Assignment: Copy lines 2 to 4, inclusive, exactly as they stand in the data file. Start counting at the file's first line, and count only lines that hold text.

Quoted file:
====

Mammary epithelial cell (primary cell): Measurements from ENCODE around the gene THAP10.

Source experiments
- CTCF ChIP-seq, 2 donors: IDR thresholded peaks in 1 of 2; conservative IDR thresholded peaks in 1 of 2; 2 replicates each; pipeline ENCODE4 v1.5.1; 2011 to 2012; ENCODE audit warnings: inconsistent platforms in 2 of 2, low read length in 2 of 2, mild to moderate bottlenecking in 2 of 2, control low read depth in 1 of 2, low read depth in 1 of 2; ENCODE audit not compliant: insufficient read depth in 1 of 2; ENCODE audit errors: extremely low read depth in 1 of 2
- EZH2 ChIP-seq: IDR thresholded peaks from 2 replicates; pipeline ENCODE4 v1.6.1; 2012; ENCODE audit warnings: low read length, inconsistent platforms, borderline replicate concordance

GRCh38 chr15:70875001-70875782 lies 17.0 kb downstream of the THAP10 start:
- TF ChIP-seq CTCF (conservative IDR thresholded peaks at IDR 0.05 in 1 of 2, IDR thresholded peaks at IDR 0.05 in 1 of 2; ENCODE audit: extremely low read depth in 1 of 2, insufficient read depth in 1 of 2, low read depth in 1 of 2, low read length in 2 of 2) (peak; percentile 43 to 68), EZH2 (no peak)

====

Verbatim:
Source experiments
- CTCF ChIP-seq, 2 donors: IDR thresholded peaks in 1 of 2; conservative IDR thresholded peaks in 1 of 2; 2 replicates each; pipeline ENCODE4 v1.5.1; 2011 to 2012; ENCODE audit warnings: inconsistent platforms in 2 of 2, low read length in 2 of 2, mild to moderate bottlenecking in 2 of 2, control low read depth in 1 of 2, low read depth in 1 of 2; ENCODE audit not compliant: insufficient read depth in 1 of 2; ENCODE audit errors: extremely low read depth in 1 of 2
- EZH2 ChIP-seq: IDR thresholded peaks from 2 replicates; pipeline ENCODE4 v1.6.1; 2012; ENCODE audit warnings: low read length, inconsistent platforms, borderline replicate concordance